4 reasons why personal pronouns are acceptable on your résumé

Grading Papers

During a résumé critique one of my customers presented me with a résumé that was quite good. Could it have been better? Sure, but for starters it had the elements of a solid résumé—a branding headline; a short, yet, factual Performance Profile; few duties and numerous quantified accomplishments; and was well formatted and easy to read. You get the picture.

There were a few things I suggested he correct, but the one big thing I took issue with was his use of personal pronouns.

It’s not that I’m opposed to the use of personal pronouns on a résumé. It’s that his résumé was littered with them throughout the whole document, in the Performance Profile and in the Work Experience. So I was curious why he decided to go narrative with it. He simply said it felt right. OK, that’s like asking your kid why he skipped track practice and him telling you…because.

Later in the week this guy’s Career Advisor approached me with a quizzical look on her face asking me why I thought said person’s résumé was acceptable. Is this how résumés are being written, she asked me. My response was that some job seekers, not many, are using personal pronouns on their résumé.

She then wanted to know if I condone it personal pronouns on a résumé. If I condone it? That’s like asking me if I condone red hair. I continued to say that many professional résumé writers are also including personal pronouns on their client’s résumé. 

If there is any section on the résumé where the personal pronoun  is justified, it’s  in the Performance Profile where it can add value without distracting the reader. Consider the following separate statements that emphasize the two candidates’ values:

Increasing sales—the past five years running—through a customer-centric approach has been the hallmark of my career ~ I lead with a unique style that increases production from colleagues of various talent levels.

And:

I develop and nurture  lasting relationships with partners, customers, and the media; resulting in an increase of visibility for organizations  and 75% new business ~ My managers often referred to  me as a prolific writer who enhances the value of an organization’s print and on-line literature.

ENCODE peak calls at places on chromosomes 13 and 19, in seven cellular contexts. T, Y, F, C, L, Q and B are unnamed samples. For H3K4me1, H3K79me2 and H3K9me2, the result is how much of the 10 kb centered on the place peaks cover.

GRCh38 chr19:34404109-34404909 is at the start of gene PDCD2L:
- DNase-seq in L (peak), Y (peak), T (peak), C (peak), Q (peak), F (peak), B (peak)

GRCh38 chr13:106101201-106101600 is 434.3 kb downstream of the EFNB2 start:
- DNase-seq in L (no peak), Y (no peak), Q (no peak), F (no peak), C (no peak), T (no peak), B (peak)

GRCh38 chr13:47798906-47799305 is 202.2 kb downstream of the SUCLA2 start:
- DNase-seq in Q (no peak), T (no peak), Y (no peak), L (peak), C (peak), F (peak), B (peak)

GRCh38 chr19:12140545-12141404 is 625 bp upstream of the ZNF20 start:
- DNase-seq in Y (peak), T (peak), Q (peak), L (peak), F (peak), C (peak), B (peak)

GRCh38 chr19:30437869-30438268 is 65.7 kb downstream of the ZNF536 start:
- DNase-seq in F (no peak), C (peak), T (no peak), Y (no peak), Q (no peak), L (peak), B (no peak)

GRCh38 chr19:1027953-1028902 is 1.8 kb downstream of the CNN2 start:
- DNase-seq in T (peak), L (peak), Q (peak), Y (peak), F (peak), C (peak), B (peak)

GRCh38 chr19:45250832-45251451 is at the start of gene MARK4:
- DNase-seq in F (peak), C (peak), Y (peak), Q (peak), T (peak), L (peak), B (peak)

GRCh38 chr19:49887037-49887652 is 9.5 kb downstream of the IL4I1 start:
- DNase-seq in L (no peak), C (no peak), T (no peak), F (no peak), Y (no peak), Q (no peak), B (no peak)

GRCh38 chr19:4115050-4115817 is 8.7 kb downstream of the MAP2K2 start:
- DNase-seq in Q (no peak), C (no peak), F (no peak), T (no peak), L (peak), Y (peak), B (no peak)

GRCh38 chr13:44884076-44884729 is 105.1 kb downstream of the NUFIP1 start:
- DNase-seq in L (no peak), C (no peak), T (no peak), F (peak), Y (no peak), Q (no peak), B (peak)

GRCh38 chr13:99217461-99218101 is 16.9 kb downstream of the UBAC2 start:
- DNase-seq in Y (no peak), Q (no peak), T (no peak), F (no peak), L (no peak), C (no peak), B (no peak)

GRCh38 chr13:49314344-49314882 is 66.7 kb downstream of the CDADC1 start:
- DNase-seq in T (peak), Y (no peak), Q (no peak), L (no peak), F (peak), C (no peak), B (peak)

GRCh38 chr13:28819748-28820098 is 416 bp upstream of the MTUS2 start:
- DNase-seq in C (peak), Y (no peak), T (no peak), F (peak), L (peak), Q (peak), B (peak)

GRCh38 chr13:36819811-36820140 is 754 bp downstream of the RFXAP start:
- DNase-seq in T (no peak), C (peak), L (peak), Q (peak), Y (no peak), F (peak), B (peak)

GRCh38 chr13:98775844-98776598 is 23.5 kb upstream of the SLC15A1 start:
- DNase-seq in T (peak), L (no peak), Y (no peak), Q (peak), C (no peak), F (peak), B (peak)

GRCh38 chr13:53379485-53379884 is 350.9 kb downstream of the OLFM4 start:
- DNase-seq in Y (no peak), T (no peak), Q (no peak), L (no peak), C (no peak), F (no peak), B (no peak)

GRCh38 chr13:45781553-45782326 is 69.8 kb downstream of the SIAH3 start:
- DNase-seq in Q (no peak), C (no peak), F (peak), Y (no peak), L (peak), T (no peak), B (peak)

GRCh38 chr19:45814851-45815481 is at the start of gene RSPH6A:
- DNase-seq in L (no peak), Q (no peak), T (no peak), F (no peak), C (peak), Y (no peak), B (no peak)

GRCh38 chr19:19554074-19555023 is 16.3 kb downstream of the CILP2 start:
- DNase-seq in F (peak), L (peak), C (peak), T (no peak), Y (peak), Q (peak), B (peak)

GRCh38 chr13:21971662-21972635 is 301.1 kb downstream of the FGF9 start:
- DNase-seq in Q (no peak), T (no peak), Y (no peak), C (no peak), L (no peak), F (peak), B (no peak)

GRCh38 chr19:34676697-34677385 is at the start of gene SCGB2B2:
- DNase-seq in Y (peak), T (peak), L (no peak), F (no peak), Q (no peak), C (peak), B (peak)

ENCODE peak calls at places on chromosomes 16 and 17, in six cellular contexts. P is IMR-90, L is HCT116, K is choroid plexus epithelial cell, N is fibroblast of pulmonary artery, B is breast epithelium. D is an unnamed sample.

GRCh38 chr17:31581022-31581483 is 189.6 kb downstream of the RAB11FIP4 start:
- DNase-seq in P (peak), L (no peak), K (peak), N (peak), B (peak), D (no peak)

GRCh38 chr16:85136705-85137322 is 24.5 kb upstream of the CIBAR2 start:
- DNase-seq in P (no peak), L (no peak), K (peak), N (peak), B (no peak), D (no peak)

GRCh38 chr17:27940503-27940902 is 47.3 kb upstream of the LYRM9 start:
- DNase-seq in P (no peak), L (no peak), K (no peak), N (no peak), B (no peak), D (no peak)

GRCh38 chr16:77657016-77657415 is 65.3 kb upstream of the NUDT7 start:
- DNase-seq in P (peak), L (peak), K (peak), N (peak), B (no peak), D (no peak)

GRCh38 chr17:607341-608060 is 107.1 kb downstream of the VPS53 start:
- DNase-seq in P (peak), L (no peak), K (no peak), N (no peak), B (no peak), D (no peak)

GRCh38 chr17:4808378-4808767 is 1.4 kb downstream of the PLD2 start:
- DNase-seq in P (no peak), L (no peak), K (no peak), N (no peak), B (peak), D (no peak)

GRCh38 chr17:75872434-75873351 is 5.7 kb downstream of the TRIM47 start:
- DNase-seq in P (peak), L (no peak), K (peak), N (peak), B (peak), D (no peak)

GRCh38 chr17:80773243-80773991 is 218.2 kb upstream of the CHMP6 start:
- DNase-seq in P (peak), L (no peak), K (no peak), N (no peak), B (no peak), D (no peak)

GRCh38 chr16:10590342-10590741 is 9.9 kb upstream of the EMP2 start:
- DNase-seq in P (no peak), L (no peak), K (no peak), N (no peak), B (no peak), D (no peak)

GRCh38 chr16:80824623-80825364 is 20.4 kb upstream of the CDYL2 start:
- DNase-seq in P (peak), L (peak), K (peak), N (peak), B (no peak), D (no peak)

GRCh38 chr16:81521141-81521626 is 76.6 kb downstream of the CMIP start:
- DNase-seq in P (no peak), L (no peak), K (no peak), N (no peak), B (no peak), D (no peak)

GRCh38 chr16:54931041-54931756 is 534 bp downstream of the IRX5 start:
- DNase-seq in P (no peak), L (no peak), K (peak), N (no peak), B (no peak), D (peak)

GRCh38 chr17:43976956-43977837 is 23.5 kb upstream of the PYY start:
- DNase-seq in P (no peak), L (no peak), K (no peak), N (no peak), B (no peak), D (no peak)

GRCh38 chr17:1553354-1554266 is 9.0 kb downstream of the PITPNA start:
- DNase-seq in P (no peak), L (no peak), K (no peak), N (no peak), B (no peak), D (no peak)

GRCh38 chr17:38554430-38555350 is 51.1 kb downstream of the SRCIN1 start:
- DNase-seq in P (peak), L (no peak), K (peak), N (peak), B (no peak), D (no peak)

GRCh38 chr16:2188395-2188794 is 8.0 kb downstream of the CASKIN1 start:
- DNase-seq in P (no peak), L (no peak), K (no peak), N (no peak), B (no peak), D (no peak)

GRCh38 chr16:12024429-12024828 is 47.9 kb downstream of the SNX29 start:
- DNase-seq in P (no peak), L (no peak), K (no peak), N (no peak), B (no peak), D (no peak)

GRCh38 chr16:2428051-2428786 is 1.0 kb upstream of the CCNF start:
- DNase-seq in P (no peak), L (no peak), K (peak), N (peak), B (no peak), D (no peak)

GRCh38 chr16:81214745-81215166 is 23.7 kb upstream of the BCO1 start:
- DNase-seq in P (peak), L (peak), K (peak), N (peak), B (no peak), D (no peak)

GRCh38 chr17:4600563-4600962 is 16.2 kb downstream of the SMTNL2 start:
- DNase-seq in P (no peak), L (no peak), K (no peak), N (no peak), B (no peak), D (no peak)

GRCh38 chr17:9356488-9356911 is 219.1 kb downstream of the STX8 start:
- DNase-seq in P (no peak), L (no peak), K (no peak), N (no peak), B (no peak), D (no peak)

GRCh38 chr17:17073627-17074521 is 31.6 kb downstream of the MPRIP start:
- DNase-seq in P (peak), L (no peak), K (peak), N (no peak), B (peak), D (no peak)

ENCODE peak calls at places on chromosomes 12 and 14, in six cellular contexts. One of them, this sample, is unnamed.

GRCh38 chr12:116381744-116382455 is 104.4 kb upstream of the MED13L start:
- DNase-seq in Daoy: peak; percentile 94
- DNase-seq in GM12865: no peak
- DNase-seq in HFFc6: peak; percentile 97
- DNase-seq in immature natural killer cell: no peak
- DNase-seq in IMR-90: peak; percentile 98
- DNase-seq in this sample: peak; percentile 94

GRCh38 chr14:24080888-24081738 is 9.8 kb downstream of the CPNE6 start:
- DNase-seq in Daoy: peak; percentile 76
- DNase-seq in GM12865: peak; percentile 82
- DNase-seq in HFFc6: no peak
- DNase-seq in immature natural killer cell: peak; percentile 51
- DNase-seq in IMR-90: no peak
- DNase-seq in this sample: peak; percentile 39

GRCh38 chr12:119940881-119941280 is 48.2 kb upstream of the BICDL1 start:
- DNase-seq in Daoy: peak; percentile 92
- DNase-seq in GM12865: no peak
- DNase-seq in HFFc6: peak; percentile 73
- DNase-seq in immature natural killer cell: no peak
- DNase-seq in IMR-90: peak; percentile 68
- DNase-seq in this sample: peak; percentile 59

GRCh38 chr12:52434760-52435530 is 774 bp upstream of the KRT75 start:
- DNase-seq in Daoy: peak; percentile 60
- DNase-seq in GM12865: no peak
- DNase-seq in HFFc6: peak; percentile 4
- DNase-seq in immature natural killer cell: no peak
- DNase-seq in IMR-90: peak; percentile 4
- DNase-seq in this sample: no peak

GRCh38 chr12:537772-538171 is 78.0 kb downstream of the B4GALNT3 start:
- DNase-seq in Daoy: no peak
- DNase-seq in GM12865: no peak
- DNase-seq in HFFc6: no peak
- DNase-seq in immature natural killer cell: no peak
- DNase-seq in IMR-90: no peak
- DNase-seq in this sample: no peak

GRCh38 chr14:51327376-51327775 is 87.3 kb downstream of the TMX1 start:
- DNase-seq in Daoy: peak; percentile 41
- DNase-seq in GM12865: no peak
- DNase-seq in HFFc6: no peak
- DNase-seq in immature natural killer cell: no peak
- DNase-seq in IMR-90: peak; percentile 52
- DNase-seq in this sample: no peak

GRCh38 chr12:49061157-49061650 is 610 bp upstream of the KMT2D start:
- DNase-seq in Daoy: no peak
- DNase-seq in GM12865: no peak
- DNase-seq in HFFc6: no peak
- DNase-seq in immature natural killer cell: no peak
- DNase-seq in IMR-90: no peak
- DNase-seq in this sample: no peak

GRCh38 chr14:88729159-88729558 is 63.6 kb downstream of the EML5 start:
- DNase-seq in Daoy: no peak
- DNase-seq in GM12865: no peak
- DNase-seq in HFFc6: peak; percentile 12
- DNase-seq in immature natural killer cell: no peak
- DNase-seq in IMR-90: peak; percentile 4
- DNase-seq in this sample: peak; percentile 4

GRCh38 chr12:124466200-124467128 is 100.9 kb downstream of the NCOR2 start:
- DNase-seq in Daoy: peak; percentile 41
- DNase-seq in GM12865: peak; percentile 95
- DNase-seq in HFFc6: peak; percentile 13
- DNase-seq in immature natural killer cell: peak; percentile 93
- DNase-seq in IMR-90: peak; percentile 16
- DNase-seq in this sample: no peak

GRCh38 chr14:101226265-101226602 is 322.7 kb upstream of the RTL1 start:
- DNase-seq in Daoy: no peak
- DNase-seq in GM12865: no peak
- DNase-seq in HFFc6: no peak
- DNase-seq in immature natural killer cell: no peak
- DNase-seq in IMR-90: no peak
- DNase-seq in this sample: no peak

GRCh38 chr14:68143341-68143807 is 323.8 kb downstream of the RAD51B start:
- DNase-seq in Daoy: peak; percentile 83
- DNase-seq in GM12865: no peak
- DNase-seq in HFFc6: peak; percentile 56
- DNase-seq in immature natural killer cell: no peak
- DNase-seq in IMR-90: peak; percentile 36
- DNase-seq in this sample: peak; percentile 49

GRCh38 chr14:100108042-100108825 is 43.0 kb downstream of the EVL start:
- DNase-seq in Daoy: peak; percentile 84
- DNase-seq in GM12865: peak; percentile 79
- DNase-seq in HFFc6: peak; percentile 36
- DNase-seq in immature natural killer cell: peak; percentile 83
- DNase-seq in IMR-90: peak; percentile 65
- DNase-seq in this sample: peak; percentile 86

Here are four reasons why personal pronouns work in each of these statements:

  1. Show ownership. Each statement can be written without the pronoun, “I,” but they lose their emphasis and originality. It’s fine to use a personal pronoun in one sentence and eliminate it in the following, though.
  2. Personality. True, the candidate could eliminate the personal pronouns, but then the accomplishments seem more impersonal. The personal pronoun gives the résumé a stronger voice.
  3. Flow. The first statement can be rephrased to carry the same message of “customer-centric approach,” but we speak in complete sentences. Résumé sentences are grammatically incorrect.
  4. It’s unique. A very small percentage of résumés employ personal pronouns. Whether you agree or disagree with the use of personal pronouns, your document will grab the attention of the reader.

Arguably some recruiters or employers may question job seekers for taking liberties and breaking the traditional mold—that which says, no personal pronouns—but would they automatically discount a job seeker for going against tradition? Only if they are out of their mind.

Nonetheless, I decided to query professionals on LinkedIn to get their opinions.

One former recruiter wrote: “Candidates certainly benefit from a professionally written résumé, but in my experience as a recruiter, we hired plenty of candidates… with ‘I’ on their résumé.”

Another respondent was very adamant about the use of personal pronouns: “Personal pronouns should NEVER be used on a résumé.”

A professional resume writer and former hiring manager, with whom I’ve worked, responded to my query by saying he uses personal pronouns “sparingly,” adding, “Who can realistically find fault with a little sprinkle of personal pronouns in an impressive career document from an impressive candidate?”

Yet another respondent supports the use of the personal pronoun: “As a recruiter, I really enjoy reading a résumé that tells who the person is, where they came from and where they want to go.”

Read this recent article in WSJ from one of my valued LinkedIn connections, Lynda Spiegel. She’s a resume writer who believes in the first person résumé.

I personally think personal pronouns are acceptable in the Performance Profile section but using them in the other sections…goes too far. If you have a strong opinion, one way or another, let’s hear it.

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